United States: To Disclose Or Not To Disclose: Tax Shelters, Penalties, And Circular 230 In 2015

Last Updated: July 2 2015
Article by Linda Z. Swartz

Most Read Contributor in United States, August 2019


A. Overview

  • Disclosure requirements for participants in "reportable transactions."
  • List-maintenance requirements for "material advisors" with respect to reportable transactions.
  • Disclosure requirements for "material advisors" with respect to reportable transactions.1


A. Overview

  • Categories of Reportable Transactions2
    • Listed Transactions
    • Confidential Transactions
    • Loss Transactions
    • Contractual Protection Transactions
    • Transactions of Interest entered into on or after November 2, 2006
    • Patented Transactions would constitute a new category of reportable transaction under proposed regulations.3
  • Participant Reporting Obligations
    • Every taxpayer "participating" in a reportable transaction that is required to file a U.S. tax return must:4
      • Mail IRS Form 8886 to the IRS Office of Tax Shelter Analysis for the first year the taxpayer participates in the transaction,
      • Attach IRS Form 8886 to its tax return (and any amended return) for each year in which the taxpayer participates in the transaction,5and
      • Retain a copy of all documents and other records related to the reportable transaction that are material to an understanding of the tax treatment and tax structure of the transaction until the statute of limitations runs.6 However, taxpayers are not required to retain non-substantive emails and other documents that are not material to the tax treatment or tax structure of the transaction. Taxpayers are also not required to retain earlier drafts of a document if they retain a copy of the final document (or, absent a final document, the most recent draft of the document), and such final document (or most recent draft) contains all the information found in earlier drafts that is material to an understanding of the purported tax treatment or tax structure of the transaction.7
    • A taxpayer's failure to properly disclose a reportable transaction is a strong indication that the taxpayer did not act in good faith with respect to the transaction for purposes of the general reasonable cause and good faith exception to the accuracy related penalty.8 Moreover, a taxpayer that has not adequately disclosed a reportable transaction in accordance with the tax shelter regulations may not rely on the adequate disclosure exception to the accuracy related penalty for disregard of rules and regulations.9 Finally, the regulations deny the "realistic possibility" defense for a taxpayer that disregards a revenue ruling or notice with respect to a reportable transaction.10
    • If a taxpayer requests a ruling on the merits of a specific transaction on or before the date disclosure would otherwise be required, and receives a favorable ruling as to the transaction, the disclosure rules will be satisfied if the ruling request fully discloses all relevant facts relating to the transaction which would otherwise be required to be disclosed.11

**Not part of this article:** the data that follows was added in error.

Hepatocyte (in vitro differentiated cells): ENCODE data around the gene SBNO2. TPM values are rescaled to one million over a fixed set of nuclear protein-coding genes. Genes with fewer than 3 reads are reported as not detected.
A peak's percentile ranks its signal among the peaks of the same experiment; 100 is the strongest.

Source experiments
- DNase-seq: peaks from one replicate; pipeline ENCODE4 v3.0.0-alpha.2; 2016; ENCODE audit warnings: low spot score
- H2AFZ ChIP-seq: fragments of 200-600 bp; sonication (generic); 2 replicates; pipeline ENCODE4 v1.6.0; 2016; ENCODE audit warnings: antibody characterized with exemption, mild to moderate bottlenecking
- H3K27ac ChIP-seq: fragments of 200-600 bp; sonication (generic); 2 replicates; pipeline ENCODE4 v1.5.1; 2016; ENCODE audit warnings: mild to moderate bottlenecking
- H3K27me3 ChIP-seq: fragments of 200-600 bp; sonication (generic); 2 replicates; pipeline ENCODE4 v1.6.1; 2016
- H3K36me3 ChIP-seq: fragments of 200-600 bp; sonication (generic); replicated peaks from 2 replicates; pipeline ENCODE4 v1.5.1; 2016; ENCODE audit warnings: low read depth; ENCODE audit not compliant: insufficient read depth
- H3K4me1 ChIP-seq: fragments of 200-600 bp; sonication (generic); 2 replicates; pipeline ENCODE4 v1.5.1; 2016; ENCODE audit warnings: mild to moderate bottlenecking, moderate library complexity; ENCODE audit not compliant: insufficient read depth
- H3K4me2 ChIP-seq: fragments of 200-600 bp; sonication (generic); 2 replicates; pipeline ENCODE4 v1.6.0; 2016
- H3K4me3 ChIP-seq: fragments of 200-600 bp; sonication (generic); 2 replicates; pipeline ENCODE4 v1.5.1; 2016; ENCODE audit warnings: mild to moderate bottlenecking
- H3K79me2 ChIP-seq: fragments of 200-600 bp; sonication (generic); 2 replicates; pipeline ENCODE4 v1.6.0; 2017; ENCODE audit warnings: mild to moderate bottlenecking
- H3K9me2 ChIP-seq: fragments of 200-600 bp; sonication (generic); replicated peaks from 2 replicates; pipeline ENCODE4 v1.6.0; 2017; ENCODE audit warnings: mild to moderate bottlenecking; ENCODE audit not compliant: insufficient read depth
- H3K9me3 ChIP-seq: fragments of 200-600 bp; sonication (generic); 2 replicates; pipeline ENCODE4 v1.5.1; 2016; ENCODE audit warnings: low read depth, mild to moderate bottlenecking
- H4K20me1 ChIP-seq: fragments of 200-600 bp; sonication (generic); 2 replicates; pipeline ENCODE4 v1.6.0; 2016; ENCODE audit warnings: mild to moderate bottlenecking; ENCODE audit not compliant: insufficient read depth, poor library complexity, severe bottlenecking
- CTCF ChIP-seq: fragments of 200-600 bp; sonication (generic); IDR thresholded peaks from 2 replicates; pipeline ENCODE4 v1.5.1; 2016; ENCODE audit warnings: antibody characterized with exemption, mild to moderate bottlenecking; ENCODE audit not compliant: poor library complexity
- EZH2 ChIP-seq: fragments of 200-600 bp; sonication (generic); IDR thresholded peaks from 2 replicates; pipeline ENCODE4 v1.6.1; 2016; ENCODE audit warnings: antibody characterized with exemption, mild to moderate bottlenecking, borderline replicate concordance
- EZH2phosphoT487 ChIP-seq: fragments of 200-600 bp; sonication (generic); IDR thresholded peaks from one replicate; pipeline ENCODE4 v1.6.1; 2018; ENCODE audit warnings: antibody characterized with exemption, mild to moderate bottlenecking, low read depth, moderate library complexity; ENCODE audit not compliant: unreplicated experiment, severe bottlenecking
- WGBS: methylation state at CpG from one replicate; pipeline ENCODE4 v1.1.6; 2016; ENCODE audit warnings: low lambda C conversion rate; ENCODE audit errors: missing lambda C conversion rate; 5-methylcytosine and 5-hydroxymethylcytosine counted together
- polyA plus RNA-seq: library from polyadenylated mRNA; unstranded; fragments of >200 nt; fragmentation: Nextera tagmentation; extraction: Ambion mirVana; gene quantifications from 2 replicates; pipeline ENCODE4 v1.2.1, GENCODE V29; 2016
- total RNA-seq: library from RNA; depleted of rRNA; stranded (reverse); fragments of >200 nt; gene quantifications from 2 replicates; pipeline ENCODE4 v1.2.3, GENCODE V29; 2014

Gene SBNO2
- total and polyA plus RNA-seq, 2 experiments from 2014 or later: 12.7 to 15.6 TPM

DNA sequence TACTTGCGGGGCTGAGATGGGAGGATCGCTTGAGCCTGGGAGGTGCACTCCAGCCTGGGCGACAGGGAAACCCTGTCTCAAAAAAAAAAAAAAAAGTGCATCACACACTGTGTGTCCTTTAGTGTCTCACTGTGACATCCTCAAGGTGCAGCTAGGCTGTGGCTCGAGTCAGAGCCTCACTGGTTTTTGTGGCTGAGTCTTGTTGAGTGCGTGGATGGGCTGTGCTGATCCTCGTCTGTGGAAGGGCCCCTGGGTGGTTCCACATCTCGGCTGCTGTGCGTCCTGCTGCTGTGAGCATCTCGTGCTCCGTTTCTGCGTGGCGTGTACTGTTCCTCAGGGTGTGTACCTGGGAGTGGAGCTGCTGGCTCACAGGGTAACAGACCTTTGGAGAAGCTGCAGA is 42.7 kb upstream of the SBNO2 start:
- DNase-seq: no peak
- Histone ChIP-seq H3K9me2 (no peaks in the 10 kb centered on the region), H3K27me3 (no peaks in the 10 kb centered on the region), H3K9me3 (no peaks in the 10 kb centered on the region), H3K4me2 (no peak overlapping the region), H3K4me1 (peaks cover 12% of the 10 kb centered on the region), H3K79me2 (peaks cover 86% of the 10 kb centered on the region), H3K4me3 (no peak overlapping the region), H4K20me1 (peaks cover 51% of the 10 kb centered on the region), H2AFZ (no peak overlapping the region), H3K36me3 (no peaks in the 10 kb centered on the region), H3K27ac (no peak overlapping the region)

• If a taxpayer requests a ruling as to whether a specific transaction is a reportable transaction on or before the date that disclosure would otherwise be required, the IRS commissioner in his discretion may determine that the request satisfies the disclosure rules if the ruling request fully discloses all relevant facts relating to the transaction which would otherwise be required to be disclosed.12
      • However, the taxpayer's potential disclosure obligation is not suspended while the ruling request is pending.13
    • A protective disclosure filed with respect to a potentially reportable transaction that complies with all disclosure requirements would satisfy a taxpayer's potential obligation to disclose the transaction.14
  • In the case of a taxpayer who is a partner in a partnership, a shareholder in an S corporation, or a beneficiary of a trust, the disclosure statement must be attached to the entity's return for each taxable year in which the entity participates in a reportable transaction.15
    • If a taxpayer receives a timely Schedule K-1 less than 10 calendar days before the due date of the taxpayer's return (including extensions), the taxpayer must file the disclosure statement with the OTSA within 60 calendar days after the due date of the taxpayer's return (including extensions).16
  • If a transaction becomes a listed transaction (discussed in Section II.B., below) or a transaction of interest (discussed in Section II.F., below) after the filing of a taxpayer's return (including an amended return), but before the end of the period of limitations for the taxpayer's final return reflecting the listed transaction, the taxpayer must file a disclosure statement with the OTSA within 90 calendar days after the date on which the transaction became a listed transaction or transaction of interest, whether or not the taxpayer participated in the transaction in that subsequent year.17